Nothing to say

Thursday, 16 December 2010 

Why shouldn’t the death of tens of asylum seekers in a boating accident be a political issue? After all, if politics is supposed to be a debate about the solutions to social problems, surely the deaths from this tragedy should make a debate on what to do about it more urgent, not less.

In reality, of course, the debate over asylum seekers hasn’t been about them at all, but about the major parties. For Labor, it’s been the way it has understood (especially in NSW) its detachment from its own base, the insecurities of which came out at Rudd’s dumping. For the Coalition, it’s been how they have reconciled their own internal problem of maintaining a redundant right wing agenda, but still being electorally viable. That became a whole lot easier after Labor legitimised the debate and prevented the sort of problems Colin Barnett ran into during the last boat tragedy off Ashmore Reef when he suggested that the fire on the boat was caused by the asylum seekers (which turned out be true apparently).

That neither of the major parties have anything to say is implicit in Gillard’s call for a bipartisan committee to look into the issue. But having legitimised the debate since Ashmore, and given a solution to the Liberals, they certainly aren’t going to give it up now.

Posted by The Piping Shrike on Thursday, 16 December 2010.

Filed under Tactics

Tags: , ,


7 responses to “Nothing to say”

  1. Tweets that mention Nothing to say :The Piping Shrike -- on 16th December 2010 8:15 pm

    […] This post was mentioned on Twitter by David Jackmanson and Dr_Tad, The Piping Shrike. The Piping Shrike said: Why shouldn't the boat tragedy be a political issue? […]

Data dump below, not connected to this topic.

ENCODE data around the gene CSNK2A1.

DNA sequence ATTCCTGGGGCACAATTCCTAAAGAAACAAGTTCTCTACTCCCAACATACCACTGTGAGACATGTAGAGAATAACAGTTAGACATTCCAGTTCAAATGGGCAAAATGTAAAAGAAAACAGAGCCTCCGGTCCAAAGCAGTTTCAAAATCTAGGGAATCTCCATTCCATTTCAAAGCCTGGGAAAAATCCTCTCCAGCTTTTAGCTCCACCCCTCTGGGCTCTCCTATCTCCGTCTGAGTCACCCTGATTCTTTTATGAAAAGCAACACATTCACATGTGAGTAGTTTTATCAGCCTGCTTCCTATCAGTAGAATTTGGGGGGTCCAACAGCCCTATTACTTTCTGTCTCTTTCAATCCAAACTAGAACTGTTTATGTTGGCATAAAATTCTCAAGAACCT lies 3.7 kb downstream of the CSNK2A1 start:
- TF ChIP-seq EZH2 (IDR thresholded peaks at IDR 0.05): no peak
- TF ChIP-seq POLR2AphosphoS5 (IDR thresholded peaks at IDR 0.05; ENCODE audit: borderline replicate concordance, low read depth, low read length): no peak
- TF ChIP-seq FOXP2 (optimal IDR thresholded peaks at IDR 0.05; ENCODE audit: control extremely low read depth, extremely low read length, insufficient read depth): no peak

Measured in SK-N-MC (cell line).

2. john willo on 16th December 2010 8:41 pm

    neither party can spin when the details are plain to see
    although I’m sure the opposition would love to point out
    that they made the boat unseaworthy by smashing it into
    Christmas Island and then threw themselves overboard…

  3. kymbos on 17th December 2010 9:03 am

    The best insight into Labor’s failures on asylum seekers has been the Wikileaks cables. Even the Americans knew Labor had taken the wrong path.

  4. Riccardo on 17th December 2010 11:17 am

    They’re hiding behind “don’t speak ill of the dead – at least until they’re cold”

    Both sides are confecting myths. ALP and Greens that there isn’t a significant level of ‘opportunism’ rather than moral grounds for wanting to migrate.

    The Libs that somehow the boats actually matter numerically, or that there is any link to people’s daily gripes about crowded roads or crime.

    Or that Howards’ “Solution” of $400million for a couple of people on Nauru was money well spent.

    The real issue is not that a few thousand Middle Eastern or sub-continental people want to migrate and will risk their lives to do it; but that are the rest of the migration pool any more morally worthy than they are? Why is a Chinese small business man or an Irish nurse any more morally deserving?

    We talk about ‘skill shortages’ as if we aren’t turning out hundreds of thousands of kids from schools and universities each year, and somehow not giving them the exact skills that they require.

  5. The Piping Shrike on 17th December 2010 8:00 pm

    I think the other myth is that either side can do anything about it.

  6. Riccardo on 18th December 2010 9:28 am

    TPS, have you noticed with Bill Ludwig, head of a union, saying the ALP govt should stop listening the unions, the NSW bloke saying the unions should stop voting ALP, and Howes spending time on politics without even a seat – that the ‘class’ of professional politicians on that side don’t even worry about the formality any more of having a representative position from which to speak – office bearers not even worrying about the office?

    Even Hawke in his day had to resign from the ACTU, contest a back bench seat and had a quiet year or so with little real status.

    Doesn’t look like they even worry about that now – you no longer need to represent you union as its head, nor represent your party as its head, or even have a seat in parliament to vote in it.

  7. The Piping Shrike on 20th December 2010 9:16 am

    I think one way of viewing it is that internal party hacks have now become less interested in internal party manoeuvres since Rudd and are now going on the telly – where the real action is. Faceless men in your face, so to speak.

Comments are closed.